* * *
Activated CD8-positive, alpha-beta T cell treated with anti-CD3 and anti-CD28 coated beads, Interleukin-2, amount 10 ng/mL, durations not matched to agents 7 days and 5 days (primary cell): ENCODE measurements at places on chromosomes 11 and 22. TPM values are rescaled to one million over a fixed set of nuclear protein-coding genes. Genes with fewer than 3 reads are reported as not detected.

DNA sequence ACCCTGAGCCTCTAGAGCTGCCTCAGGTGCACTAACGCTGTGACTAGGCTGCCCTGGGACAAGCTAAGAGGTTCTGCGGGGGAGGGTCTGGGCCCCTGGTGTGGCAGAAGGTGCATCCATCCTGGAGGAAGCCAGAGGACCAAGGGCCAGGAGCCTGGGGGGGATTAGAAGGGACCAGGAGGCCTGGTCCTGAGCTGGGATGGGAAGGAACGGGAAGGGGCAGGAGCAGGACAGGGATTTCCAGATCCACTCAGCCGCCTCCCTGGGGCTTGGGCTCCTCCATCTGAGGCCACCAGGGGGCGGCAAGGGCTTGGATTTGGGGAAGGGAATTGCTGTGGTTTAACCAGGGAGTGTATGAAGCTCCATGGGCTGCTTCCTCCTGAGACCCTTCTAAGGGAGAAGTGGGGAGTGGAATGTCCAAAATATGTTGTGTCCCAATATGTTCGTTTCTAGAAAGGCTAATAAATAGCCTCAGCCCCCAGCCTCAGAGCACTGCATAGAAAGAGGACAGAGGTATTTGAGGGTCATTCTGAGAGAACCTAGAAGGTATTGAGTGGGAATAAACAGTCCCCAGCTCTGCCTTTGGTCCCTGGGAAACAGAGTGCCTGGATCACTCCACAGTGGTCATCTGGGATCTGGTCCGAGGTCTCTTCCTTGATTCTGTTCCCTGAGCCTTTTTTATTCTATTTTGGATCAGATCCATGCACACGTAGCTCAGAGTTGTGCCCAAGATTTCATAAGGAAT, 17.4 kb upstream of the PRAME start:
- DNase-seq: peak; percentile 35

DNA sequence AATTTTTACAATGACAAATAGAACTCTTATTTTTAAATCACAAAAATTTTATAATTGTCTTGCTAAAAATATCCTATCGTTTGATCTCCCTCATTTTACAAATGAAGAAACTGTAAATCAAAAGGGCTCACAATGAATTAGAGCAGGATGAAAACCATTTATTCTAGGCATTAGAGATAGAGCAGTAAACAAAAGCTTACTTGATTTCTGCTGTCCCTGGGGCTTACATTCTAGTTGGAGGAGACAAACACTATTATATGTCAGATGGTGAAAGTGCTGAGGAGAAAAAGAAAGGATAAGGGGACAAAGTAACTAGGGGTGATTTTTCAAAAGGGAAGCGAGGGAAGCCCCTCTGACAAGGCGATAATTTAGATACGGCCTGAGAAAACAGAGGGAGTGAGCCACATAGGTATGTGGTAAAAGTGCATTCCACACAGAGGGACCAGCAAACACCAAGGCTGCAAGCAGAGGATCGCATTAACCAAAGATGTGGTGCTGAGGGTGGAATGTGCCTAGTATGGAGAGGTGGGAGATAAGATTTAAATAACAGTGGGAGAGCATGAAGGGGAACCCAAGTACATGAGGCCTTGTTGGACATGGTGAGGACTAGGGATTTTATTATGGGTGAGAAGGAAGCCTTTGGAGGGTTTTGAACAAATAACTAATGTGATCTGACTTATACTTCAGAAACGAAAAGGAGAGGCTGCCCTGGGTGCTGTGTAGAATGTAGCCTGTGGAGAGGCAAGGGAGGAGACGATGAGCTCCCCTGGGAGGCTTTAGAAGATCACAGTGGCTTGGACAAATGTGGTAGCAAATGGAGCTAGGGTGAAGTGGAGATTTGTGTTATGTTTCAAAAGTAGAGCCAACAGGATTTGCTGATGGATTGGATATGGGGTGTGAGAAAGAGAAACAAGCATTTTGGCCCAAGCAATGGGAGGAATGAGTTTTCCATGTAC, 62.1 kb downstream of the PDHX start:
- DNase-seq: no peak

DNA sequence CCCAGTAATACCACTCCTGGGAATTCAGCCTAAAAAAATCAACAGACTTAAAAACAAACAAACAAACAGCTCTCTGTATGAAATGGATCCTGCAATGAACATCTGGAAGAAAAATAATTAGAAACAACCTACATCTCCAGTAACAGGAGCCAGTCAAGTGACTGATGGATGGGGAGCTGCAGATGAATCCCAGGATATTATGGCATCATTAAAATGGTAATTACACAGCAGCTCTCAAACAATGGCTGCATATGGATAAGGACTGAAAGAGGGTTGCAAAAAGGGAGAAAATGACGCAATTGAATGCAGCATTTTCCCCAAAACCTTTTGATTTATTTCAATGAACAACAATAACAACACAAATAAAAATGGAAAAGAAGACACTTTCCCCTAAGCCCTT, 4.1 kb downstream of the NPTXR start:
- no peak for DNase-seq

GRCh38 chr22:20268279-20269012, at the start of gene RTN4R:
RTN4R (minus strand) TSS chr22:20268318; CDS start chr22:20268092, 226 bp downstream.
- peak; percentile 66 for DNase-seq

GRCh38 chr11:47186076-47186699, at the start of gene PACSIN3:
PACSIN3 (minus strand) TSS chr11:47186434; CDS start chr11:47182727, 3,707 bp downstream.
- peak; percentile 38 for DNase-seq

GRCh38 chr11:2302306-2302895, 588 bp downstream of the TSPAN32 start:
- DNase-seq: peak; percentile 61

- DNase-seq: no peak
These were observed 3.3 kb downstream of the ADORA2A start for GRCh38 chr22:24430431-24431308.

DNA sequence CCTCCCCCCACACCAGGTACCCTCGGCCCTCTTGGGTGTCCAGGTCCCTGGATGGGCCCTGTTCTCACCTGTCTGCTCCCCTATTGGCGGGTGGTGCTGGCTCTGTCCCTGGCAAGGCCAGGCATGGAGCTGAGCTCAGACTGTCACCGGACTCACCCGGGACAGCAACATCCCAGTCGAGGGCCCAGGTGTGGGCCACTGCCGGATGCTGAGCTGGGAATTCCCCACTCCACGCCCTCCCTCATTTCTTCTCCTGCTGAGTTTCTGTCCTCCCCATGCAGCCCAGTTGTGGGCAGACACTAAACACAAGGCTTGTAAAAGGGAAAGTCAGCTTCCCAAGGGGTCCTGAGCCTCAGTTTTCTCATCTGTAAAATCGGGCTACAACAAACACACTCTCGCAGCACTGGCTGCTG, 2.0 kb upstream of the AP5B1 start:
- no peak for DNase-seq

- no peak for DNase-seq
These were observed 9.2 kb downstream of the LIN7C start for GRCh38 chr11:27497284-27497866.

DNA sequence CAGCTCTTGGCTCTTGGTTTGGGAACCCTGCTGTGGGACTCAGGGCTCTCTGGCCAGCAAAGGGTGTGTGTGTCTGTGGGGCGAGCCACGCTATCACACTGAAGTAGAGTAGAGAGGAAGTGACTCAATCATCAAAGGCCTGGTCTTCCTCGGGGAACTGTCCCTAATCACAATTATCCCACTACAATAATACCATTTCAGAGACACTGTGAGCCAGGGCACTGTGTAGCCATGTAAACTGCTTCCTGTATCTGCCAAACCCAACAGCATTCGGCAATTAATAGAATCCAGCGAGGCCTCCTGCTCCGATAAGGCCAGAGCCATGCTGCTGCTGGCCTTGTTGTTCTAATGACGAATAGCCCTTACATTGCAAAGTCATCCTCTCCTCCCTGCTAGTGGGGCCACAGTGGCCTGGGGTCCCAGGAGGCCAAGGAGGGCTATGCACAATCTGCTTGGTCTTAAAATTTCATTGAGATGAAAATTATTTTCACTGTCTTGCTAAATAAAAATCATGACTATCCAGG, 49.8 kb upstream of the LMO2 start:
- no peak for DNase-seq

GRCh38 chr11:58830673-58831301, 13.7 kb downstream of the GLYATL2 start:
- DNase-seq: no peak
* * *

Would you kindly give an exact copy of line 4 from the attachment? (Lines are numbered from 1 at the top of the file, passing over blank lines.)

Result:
DNA sequence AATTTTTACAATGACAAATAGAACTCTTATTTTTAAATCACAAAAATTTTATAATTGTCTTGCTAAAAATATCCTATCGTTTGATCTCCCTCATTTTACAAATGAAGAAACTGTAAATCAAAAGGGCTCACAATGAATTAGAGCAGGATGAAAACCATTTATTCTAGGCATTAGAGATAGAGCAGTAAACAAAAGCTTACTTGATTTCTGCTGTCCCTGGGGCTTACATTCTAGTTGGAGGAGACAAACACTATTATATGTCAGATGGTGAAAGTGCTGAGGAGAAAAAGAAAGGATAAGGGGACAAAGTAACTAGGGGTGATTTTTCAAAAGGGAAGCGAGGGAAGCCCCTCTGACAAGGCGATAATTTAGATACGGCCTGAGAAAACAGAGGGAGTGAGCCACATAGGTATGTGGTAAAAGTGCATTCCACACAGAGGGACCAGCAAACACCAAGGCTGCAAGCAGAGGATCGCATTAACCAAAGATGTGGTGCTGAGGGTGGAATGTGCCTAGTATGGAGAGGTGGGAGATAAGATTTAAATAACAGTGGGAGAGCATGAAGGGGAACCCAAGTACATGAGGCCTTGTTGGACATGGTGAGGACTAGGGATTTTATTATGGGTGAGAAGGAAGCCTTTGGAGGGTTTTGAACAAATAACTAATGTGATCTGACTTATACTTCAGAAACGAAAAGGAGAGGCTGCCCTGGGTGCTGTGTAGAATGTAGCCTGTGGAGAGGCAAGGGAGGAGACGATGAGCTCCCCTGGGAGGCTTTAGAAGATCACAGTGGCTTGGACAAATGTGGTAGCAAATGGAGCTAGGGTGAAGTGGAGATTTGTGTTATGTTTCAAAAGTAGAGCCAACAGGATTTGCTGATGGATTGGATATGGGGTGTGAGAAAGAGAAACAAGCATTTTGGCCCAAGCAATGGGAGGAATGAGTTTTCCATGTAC, 62.1 kb downstream of the PDHX start: